Lawyers for former ministers say 'Bird Island' book was a web of lies

04 March 2020 - 15:48 By ERNEST MABUZA
Chris Steyn, right, at a book signing for her book 'The Lost Boys of Bird Island'. The publishers have withdrawn unsold copies of the controversial book.
Chris Steyn, right, at a book signing for her book 'The Lost Boys of Bird Island'. The publishers have withdrawn unsold copies of the controversial book.
Image: Anthony Molyneaux

The non-fiction book The Lost Boys of Bird Island was nothing but a fabrication and a web of lies weaved by its co-authors, Mark Minnie and Chris Steyn.

This allegation was made by lawyers acting on behalf of three apartheid-era ministers, only one of whom is still alive, following an announcement by NB Publishers that it had withdrawn the book which exposed a paedophilia ring allegedly run by apartheid-era politicians.

The publishers conceded in a statement that the surviving minister, Barend du Plessis, could have been erroneously linked to the book.

Minnie killed himself at a friend’s farm in the Eastern Cape in 2018.

In reaction to the retraction, lawyers for the ministers said there had been no evidence whatsoever from any of the many investigations that implicated any of the ministers in the despicable crimes alleged in the book.

The law firm revealed that Minnie, in a telling e-mail to his co-author and editor, advised them that he was bothered by the fact that "we have no concrete evidence to the effect that any of the three ministers sexually molested a victim".

Minnie also allegedly said, "We need a victim to come forward and make an accusation."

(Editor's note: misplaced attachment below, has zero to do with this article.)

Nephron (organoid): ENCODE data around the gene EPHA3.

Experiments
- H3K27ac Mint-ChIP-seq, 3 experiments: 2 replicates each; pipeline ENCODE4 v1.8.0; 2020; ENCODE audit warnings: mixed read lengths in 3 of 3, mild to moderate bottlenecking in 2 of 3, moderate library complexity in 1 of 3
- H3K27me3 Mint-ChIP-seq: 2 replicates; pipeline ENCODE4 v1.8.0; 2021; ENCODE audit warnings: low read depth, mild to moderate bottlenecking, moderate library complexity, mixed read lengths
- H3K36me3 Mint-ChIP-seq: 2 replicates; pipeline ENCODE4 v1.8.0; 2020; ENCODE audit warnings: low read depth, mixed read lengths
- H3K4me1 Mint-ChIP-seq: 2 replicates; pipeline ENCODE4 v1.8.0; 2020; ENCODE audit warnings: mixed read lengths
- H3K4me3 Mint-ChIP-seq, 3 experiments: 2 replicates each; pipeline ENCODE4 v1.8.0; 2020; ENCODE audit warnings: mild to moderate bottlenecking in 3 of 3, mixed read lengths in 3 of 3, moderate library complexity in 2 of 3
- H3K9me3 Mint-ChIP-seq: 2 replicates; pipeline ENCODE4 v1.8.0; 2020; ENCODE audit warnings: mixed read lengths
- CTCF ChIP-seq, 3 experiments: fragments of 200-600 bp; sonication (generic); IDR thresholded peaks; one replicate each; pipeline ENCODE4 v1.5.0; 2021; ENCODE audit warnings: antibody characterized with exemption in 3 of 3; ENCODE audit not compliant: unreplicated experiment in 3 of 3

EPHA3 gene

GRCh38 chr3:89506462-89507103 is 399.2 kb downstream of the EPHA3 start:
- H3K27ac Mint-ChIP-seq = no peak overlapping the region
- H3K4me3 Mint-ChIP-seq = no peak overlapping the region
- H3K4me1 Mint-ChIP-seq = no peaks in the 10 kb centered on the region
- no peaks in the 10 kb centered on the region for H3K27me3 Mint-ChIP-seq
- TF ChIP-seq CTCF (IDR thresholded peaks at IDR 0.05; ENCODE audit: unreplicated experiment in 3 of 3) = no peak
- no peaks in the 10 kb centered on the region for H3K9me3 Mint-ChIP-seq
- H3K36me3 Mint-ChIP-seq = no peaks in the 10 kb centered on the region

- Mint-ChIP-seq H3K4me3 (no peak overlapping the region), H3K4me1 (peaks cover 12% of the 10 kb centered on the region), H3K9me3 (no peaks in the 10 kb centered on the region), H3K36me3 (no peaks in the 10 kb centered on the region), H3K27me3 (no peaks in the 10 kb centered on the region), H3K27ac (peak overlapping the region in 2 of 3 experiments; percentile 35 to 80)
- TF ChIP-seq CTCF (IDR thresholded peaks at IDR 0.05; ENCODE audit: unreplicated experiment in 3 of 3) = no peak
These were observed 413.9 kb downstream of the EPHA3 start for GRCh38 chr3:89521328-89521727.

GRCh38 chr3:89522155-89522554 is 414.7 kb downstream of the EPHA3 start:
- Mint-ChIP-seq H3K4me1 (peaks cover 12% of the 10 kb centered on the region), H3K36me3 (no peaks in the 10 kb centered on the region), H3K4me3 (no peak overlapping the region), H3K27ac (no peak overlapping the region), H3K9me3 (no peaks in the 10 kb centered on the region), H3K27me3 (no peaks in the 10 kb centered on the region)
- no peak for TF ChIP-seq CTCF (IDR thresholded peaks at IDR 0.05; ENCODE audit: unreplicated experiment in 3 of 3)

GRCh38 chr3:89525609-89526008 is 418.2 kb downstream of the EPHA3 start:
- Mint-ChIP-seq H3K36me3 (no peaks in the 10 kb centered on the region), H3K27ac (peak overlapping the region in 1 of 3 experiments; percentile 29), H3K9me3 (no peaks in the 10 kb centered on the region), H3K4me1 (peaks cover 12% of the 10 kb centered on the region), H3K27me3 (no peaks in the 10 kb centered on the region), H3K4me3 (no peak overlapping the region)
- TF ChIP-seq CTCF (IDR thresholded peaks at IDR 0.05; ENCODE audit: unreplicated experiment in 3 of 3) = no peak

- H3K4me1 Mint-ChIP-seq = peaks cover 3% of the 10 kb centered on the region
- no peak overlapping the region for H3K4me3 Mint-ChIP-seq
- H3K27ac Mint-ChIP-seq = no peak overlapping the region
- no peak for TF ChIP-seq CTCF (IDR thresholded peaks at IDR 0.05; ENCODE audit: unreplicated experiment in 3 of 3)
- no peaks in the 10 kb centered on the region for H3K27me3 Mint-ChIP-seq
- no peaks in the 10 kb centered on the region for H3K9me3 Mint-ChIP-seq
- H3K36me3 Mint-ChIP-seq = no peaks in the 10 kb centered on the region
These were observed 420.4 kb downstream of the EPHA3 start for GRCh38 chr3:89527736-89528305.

The firm said this e-mail was sent three days before the publication of the book.

It said despite not having any form of concrete evidence to prove any of the allegations contained in the book, the two co-authors decided to continue to lie to the public and to twist facts for their own gain.

It said evidence collected clearly confirmed that there was no concrete evidence indicating that any ministers perpetrated any form of paedophilic act, either at Bird Island or elsewhere.

The firm said following the publication of the book, the living minister – in order to save his name – solicited the help of a forensic investigator.

“This investigative work highlighted the lack of proper and substantive research by the author and the publisher.”

The firm said a number of people had come forward to provide irrefutable information that disproved the contents of the book.

“Shortly after publication of the book, the helicopter pilot who was interviewed by Rapport said that due to all the control and flight management issues - which would have had to be overcome to have ferried the parties to and from the island, as was allegedly the case - the logistics would have just made it impossible to do it unnoticed.”

The firm said there were also serious errors of judgment by the co-authors regarding the ministers’ security clearance.

“It is unfathomable that the publisher overlooked the fact that before their appointment and periodically thereafter, the head of state or government subjects potential appointees to intensive background scrutiny.”